The Leader of Somerset Council says many possible savings proposals will need to be considered amid a ‘stark and challenging’ financial position.
It comes after we reported that Somerset Council’s Executive had earlier this month declared a ‘financial emergency’ in response to soaring costs and demands on services.
Councillors on the Liberal Democrat-controlled authority voted to agree the declaration at a meeting in Yeovil and set out a series of actions it needs to take.
Cllr Bill Revans, pictured, said this week: “We’ve been saying for some time that the funding model for local government is broken as our costs are rising faster than our income, especially in Adult Social Care.”
“Sadly, while this is a national problem, it will soon have a very real impact on local public services. We’ve said this is a financial emergency, now we’re seeing what that looks like in reality.”
The council’s latest budget papers, published on Tuesday (November 28th) ahead of the Council’s Executive on 6th December, show the in-year overspend for 2023/24 has reduced from £27m to £19m, while the budget gap for 2024/25 has reduced from £100m to £87m.
However, in order to close the gap and balance the budget next year a series of service reductions, efficiency savings, and increases to fees and charges, including Council Tax, will need to be considered. The report highlights a number of services which could be “redesigned, reduced or even stopped,” subject to consultation.
There is also a warning that even that may not be enough to fully close the gap, and a planned transformation programme will need to be accelerated and broadened to reduce the size of the council in future.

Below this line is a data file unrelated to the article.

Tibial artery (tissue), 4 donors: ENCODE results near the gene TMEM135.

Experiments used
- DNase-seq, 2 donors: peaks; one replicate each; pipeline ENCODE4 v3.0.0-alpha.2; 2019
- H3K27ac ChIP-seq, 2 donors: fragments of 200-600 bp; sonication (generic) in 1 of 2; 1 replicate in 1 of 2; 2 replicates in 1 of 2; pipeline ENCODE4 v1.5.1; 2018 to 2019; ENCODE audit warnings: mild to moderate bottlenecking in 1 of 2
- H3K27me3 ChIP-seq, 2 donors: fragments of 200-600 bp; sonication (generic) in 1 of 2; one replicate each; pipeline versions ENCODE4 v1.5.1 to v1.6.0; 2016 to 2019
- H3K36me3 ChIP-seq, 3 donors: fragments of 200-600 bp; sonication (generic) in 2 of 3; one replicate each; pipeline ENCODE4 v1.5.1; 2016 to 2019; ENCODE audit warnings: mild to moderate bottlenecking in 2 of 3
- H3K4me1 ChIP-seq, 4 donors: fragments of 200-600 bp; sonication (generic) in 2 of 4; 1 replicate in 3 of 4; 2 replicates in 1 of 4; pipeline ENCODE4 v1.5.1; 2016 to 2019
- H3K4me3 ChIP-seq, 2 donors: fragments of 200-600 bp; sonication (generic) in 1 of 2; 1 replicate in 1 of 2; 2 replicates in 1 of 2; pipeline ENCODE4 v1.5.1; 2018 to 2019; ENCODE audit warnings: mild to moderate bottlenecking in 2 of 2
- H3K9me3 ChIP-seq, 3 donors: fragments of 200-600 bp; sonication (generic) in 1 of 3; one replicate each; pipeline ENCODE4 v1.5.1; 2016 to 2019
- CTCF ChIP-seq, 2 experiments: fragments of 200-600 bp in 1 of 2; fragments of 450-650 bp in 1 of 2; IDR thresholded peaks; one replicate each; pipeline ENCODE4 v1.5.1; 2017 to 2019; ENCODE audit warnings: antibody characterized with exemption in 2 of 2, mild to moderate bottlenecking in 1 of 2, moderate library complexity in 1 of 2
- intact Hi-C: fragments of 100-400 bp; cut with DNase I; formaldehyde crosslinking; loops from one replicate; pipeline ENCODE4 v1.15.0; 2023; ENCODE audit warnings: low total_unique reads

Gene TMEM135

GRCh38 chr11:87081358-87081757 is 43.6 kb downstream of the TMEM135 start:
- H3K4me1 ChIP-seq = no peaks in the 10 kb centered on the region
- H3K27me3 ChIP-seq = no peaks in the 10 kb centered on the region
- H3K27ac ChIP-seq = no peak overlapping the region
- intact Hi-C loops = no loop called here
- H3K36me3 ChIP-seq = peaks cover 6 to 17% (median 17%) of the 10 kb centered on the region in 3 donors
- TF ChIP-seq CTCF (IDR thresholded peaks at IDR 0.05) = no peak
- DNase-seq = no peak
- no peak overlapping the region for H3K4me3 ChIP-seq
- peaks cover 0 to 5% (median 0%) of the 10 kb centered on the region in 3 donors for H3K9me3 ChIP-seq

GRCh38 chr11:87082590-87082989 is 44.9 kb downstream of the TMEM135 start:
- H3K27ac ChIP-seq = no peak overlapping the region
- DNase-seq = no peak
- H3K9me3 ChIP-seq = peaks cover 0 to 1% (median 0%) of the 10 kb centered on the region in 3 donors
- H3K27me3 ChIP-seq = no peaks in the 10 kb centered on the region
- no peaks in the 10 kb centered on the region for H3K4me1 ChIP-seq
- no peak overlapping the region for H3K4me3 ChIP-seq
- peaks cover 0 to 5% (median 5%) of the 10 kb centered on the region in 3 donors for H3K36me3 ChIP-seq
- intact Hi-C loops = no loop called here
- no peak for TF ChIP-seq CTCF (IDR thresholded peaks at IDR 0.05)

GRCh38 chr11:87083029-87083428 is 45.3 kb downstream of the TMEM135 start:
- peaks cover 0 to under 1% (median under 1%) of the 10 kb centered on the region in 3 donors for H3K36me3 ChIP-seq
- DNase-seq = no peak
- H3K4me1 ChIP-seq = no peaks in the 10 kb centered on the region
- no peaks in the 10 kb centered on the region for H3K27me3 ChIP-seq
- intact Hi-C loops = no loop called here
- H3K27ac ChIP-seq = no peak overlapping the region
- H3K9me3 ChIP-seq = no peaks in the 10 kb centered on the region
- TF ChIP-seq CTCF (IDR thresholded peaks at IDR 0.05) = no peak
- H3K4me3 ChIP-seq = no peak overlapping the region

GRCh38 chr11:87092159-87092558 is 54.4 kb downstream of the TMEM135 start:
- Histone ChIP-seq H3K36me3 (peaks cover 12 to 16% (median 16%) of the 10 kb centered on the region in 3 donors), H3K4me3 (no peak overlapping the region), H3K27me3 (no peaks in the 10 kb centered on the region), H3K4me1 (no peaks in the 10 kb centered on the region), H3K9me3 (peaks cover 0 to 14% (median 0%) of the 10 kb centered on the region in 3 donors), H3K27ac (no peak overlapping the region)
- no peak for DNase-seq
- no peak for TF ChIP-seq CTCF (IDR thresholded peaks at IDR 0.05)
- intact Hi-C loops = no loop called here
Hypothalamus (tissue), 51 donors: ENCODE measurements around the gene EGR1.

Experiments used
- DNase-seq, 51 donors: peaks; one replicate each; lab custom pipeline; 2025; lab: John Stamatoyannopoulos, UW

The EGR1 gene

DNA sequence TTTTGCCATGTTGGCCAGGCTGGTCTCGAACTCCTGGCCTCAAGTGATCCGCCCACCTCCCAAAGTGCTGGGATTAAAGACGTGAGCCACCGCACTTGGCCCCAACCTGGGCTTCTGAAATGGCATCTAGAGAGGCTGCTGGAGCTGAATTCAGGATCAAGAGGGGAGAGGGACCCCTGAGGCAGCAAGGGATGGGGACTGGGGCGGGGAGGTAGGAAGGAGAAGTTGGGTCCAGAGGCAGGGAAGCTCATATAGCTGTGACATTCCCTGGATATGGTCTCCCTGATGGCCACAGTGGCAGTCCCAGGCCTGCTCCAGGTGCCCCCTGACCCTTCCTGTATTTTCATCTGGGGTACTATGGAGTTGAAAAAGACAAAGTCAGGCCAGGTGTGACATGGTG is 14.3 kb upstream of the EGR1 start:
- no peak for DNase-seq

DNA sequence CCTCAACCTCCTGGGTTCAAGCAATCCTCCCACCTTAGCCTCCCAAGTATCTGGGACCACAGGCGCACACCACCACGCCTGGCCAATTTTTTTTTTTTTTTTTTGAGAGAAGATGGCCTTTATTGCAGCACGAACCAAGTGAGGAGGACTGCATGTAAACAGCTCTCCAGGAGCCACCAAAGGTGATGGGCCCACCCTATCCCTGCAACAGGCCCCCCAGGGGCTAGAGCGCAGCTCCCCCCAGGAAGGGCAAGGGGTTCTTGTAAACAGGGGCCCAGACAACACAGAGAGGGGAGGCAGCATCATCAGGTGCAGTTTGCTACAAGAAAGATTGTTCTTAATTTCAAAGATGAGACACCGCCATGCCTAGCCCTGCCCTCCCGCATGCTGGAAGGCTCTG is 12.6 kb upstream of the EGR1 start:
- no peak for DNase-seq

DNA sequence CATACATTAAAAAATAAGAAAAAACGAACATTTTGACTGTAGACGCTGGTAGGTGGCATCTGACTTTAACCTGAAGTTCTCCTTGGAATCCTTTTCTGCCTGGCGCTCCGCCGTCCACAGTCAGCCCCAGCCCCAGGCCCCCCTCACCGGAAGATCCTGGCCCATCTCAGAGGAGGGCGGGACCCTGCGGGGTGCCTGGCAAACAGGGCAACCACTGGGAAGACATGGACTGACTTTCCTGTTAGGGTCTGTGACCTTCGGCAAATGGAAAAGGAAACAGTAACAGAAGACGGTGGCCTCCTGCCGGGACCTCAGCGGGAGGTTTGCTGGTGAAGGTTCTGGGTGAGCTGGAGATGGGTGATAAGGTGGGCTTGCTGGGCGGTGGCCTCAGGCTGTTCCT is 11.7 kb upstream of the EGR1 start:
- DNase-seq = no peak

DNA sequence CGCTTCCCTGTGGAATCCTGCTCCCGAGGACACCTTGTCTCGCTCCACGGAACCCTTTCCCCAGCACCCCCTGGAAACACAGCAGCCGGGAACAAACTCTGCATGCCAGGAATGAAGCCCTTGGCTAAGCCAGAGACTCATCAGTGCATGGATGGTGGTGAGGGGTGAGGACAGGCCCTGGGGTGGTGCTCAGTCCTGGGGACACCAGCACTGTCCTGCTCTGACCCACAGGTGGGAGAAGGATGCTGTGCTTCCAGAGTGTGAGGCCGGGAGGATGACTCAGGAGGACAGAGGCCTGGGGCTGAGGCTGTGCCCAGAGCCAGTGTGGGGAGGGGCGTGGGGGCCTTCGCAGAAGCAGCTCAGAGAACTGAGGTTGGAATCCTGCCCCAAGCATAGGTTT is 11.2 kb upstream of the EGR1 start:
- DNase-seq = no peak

Cllr Revans adds: “No decisions have yet been made but it’s clear we’re going to have to look carefully at every saving proposal. It’s either that or we follow the likes of Birmingham and Croydon Councils and serve a S114 notice. Both scenarios mean we will be effectively setting an emergency budget in February.”
“We will take these hard decisions, working with national government, our communities and our partners to minimise the impacts on our residents and achieve the best outcome possible in this awful situation.”
“I am pleased to have spoken to some of our MPs to outline the situation at Somerset Council and they have agreed to speak up for us. I would urge residents to lobby your local MP and ask them to join us in rolling up our sleeves to work together for the people of Somerset.”
The Council’s Executive will discuss the budget at its meeting on 6 December. This will be followed by a public consultation exercise. The papers can be found at Financial Strategy Update – Nov 23 (somerset.gov.uk).
Final decisions to set a balanced budget for 2024/25 will be taken by Full Council in February 2024.